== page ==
Assalamu ‘Alaykum Wa Rahmatullahi Wa Barakatuh everyone,
My name is (lol, not saying), but hopefully, you’ll all get to know me as ‘Bint Shafi’ In sha Allah. I am starting a new series on Hayati’s online magazine called #TheJournalofaTraveler. This series follows a short period of my life that I spent studying away from my home country, Nigeria. The articles are slight variations of excerpts from my journal and mainly highlight personal experiences that I have tried to learn from. I am sharing these experiences partly because you might find them interesting but mainly in hopes that, like me, you can learn from them.
Let us start from where it all began.
Starting my university experience in the Middle East was something I greatly looked forward to. Even though studying away from home was scary, I was filled with so much excitement and eagerness to begin ‘a new chapter in my life’. My first day at university was filled with anxiety and the realization that I did not know anyone. Naturally, I tried to cling on to people who looked like me and made so I made my first friend, a Nigerian girl. Through her, I met other Nigerians, and then Zimbabweans, Kenyans, and Tanzanians, and eventually we had a big clique. Sometimes I felt we were loud, occasionally maybe too much, but they were lovely. I was the youngest in the group, so naturally, I felt an extra need to fit in, but ultimately I loved my large group of friends.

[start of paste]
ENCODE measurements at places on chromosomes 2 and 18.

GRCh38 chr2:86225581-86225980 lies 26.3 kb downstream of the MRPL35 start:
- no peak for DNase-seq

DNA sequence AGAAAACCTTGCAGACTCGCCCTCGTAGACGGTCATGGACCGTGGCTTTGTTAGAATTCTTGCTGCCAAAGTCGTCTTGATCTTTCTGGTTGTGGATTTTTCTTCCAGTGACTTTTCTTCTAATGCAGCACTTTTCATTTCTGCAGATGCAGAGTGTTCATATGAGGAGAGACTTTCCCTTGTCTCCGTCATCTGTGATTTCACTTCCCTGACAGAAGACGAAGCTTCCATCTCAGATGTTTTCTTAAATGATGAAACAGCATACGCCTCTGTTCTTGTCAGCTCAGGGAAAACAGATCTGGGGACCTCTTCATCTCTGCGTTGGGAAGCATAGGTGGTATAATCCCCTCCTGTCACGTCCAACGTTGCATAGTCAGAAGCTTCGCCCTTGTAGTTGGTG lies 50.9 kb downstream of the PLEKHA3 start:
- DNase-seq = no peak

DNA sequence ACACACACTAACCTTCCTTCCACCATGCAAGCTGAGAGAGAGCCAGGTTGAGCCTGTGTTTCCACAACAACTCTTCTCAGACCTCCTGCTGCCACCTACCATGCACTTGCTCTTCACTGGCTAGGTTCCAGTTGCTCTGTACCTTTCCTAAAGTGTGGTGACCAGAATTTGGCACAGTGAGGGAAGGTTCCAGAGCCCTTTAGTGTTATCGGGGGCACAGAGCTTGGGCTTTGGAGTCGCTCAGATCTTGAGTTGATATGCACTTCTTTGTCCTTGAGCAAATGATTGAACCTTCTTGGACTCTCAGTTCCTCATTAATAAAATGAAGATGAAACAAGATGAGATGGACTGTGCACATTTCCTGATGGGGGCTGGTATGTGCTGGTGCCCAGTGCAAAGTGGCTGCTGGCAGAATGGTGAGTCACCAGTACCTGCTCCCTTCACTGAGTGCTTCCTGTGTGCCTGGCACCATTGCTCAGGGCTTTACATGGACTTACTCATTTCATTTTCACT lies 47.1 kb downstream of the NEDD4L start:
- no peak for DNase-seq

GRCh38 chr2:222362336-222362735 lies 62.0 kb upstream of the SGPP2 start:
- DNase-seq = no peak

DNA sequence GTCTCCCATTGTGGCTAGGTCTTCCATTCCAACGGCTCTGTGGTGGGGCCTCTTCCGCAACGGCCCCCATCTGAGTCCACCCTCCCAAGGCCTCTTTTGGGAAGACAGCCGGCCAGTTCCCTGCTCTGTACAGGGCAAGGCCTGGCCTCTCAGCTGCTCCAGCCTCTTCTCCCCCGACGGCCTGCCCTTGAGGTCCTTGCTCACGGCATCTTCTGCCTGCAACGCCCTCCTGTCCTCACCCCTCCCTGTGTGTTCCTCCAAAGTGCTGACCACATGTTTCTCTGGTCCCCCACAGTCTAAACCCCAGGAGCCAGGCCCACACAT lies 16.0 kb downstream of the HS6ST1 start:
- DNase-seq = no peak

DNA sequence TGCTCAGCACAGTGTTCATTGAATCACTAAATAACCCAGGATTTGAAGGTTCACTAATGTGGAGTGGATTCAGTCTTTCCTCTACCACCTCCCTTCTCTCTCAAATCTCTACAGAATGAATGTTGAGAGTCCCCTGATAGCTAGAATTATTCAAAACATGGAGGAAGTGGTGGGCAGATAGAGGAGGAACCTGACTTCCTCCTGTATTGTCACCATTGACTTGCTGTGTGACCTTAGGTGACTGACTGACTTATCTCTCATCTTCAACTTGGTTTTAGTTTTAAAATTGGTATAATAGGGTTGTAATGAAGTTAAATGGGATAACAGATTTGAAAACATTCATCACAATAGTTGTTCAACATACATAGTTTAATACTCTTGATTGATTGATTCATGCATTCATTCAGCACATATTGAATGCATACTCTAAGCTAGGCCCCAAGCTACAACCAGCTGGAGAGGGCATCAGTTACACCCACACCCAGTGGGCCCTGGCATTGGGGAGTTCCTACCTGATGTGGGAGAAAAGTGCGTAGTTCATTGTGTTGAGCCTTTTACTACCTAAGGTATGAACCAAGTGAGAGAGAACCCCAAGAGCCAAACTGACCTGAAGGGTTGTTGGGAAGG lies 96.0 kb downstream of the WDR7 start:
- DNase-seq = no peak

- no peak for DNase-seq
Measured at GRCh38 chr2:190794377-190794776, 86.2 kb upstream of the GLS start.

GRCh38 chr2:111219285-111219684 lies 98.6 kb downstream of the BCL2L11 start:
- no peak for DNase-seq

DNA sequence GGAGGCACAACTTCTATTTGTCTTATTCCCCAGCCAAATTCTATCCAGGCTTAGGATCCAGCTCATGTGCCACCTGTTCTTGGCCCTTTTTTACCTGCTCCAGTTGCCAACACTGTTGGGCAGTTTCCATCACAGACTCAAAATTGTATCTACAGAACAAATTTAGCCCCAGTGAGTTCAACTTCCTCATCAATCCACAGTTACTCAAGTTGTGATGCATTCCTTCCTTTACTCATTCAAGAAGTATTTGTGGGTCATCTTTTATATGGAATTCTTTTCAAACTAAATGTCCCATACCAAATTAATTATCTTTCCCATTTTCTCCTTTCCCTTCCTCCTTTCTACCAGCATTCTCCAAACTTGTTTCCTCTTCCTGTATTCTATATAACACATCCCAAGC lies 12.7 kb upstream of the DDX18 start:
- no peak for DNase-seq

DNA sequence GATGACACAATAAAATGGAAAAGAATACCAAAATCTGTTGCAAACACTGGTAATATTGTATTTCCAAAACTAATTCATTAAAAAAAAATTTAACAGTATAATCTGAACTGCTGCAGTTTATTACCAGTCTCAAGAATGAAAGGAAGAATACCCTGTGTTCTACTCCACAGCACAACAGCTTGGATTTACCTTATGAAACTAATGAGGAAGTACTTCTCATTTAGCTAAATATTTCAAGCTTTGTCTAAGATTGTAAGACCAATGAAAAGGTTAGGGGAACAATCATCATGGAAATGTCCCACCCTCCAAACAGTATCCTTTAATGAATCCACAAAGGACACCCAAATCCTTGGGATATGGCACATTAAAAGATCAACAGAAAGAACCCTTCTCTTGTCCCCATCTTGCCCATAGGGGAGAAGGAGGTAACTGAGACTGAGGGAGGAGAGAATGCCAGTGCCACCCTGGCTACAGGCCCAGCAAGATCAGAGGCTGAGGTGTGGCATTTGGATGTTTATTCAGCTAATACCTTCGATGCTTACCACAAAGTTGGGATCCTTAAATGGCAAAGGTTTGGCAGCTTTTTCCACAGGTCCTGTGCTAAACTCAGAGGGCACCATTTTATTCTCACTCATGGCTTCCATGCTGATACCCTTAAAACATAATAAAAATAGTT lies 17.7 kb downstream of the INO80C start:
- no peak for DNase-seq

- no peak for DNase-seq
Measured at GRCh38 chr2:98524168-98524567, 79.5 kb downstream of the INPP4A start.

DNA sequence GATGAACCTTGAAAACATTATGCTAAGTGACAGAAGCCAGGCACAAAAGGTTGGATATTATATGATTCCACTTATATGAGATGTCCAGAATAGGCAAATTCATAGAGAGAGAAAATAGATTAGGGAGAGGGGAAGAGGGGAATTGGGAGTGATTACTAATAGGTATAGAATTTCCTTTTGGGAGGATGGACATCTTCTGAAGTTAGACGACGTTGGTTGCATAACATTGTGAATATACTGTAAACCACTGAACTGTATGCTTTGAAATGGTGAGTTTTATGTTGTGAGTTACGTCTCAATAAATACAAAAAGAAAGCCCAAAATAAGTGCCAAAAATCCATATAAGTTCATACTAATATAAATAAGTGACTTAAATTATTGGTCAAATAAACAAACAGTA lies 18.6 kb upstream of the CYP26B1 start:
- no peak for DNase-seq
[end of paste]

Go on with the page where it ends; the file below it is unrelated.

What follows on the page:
At first, being away from home seemed like the hardest thing, however, over time, it felt normal to be away. I mainly struggled with fitting into a fast-paced society filled with constant consumption, spending, and extravagance. Overtime, I forced myself to adapt to this lifestyle so I could be like everyone else around me, but over time it began to take a toll on me. It was exhausting, physically, and mentally. I started changing the way I dressed and spoke, buying things I did not need, and some that I didn’t even like. I spent foolishly and often got into trouble with my dad because I would regularly run out of money. I started to feel like I was entitled to such a lavish lifestyle forgetting that my parents were making a huge sacrifice in order to give me a life with greater opportunities than they could ever dream of.
Over the course of the first year, I lost touch with myself and sadly with my faith. I know it must sound strange how these things might take a toll on us and even our spirituality, but it happened to me. I was in a bubble and had somewhat gotten myself into a vicious cycle. Wanting to fit in made me do things that were unnatural to the individual that I am. I started living to please others at the expense of my own happiness, and even worse, my relationship with Allah. Like someone once told me, “we were made to please The Creator, not His creation”, therefore we can never be happy when trying to please people who do not matter. Realizing this has been revolutionary to me. It made me strive to always do the right thing, even when it may come across as strange or different. I want to be unique, to be different, and follow what I know is right, even if the whole world is against me. The moment that it gives me peace within and I know Allah loves it, it’s perfectly fine with me.
It was narrated from Abu Hurairah that the Messenger of Allah (ﷺ) said: “Islam began as something strange and will go back to being strange, so glad tidings to the strangers.’”Sahih – Vol. 5, Book 36, Hadith 3986
Until next time,
– Bint Shafi.